A big deal Our once-a-month poker game seldom lasts three hours. Bluffing works well at the table although that tactic is seldom used. Losses of more than five or six dollars are rare. Conversation is basically polite and uneventful; we talk about travel plans and occasional arterial blockages. You’d think we’d raise the stakes to inject excitement.
But high rollers aren’t invited. If one were to show up, he (she?) might think we were having Sunday school on Wednesday night. Our game is that safe; a few of the guys play while drinking Chardonnay!
That’s why I mentioned a used DVD I’d recently purchased for a dollar, the 2007 film, Towelhead. I conveyed to the table that I’d found the movie to be uncomfortably fascinating, hard to watch as a parent, but remarkable regarding the film’s star, Summer Bishil. Bishil portrayed a thirteen-year-old Lebanese American named Jasira.
Watching her performance was both difficult and fascinating. Scene after scene, I wondered, “How can they shoot that?” Indeed, I was offended and perplexed, but amazed by the incredible talent of Bishil. Never had I seen more expressive eyes so full of an alarming wisdom.
“She had to be older than thirteen,” I said to table. We were playing a strange game that used eight cards; red threes were wild. I wanted to tell the group that I felt bad about watching it, perhaps even worse had I not. Instead, I said, “Hers was a profoundly significant role.”
Yes, I talk that way sometimes. At our poker table, it didn’t matter. I doubted that anyone was listening. The guys were too surprised that someone had bet a quarter.
“She’s nineteen,” said a Dr. friend who sat across from me. He was looking down at his Blackberry. “Where’d you get those movies?” he asked. I told him.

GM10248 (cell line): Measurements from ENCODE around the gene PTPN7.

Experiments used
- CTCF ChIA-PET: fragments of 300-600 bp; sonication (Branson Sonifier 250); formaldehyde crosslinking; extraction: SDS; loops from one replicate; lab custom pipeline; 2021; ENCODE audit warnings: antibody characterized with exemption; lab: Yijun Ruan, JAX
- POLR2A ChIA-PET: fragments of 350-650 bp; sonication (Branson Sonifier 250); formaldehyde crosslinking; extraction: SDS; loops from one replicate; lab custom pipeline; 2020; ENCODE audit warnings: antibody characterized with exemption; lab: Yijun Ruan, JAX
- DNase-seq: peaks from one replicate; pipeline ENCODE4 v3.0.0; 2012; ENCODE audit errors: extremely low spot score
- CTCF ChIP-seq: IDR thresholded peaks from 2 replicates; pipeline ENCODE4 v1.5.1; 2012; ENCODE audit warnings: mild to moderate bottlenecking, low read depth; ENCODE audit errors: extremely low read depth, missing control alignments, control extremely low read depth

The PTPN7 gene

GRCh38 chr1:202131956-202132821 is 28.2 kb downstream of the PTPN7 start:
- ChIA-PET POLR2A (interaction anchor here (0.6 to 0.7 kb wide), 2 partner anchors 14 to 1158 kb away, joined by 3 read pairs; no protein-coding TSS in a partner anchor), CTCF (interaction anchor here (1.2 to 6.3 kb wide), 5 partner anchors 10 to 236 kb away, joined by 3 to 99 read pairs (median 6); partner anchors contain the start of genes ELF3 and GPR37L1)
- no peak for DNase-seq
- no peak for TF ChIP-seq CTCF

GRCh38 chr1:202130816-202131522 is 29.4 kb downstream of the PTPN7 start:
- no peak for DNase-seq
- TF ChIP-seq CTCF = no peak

It was his turn to deal. “Ante a dime,” he announced. As he dealt, we did as we were told. Nothing more was said about Towelhead.
But so many of its disturbing images continued to cycle through me. Not until I was dealt a royal straight flush was I finally distracted; “I’ll raise a quarter,” I said, with a reckless abandon that defied that hand’s wild nine’s and three’s.
That’s when it hit me; American moviegoers had experienced a similar shock when twenty-two year old Parisian born Brigitte Bardot starred in Roger Vadim’s And God Created Woman. Too young to have seen the movie (in 1956), I’d heard adults talk about it. For years after that, Bardot remained a hot topic, although I don’t recall whether anyone raved about her acting skills.
That wasn’t the case with Bishil. (Later, I found this comment in a Los Angeles Times review by Gary Goldstein on 9/12/08. “On the upside, newcomer Summer Bishil turns in a gutsy, quietly riveting performance as Jasira, a ripening 13-year-old sent to Houston to live with her pompous Lebanese American father…by her divorced, shamelessly self-involved American mother…”) Her spot on gazes and facial shifts had captured my attention; even as I played cards, my memory of her repertoire repeated. She was that good.
Indeed, I wanted to mention to the gamblers what I’d read about another brilliant starlet, an Austrian named Hedwig Kiesler. Although she had fractured social norms in 1933 when she appeared naked in Ecstasy, she was a Jewish math prodigy who used her beauty and brains to help defeat Hitler when she moved to America (and changed her name to Hedy Lamar!). My impression of Bashil is that she may have a comparable genius.
“I’ll probably never know,” I thought to myself. I felt as if I’d taken a vacation from our game. But no one seemed to notice. All eyes were on Steve’s hand. While I was enjoying my cinematic reverie, he was busy piling up aces. With one card left to turn over, I counted four.
He needed five to beat me. Quickly, I figured the odds. Out of the 20-25 cards I hadn’t seen, there were no aces, only wild cards. And there were only four of those. At 5 to 1 or 6 to 1, I figured that my chances of winning were much better than his.
So I bet again. He called my bet, gripped his final down card. Barely breathing, all of us leaned forward. We looked like models for a Normal Rockwell painting. Steve flipped his wrist, tossed his card for all of us to see.
It was a three, a wild card! He’d made five aces!
If we’d been making a movie, that would have been a perfect ending…for everyone but me.
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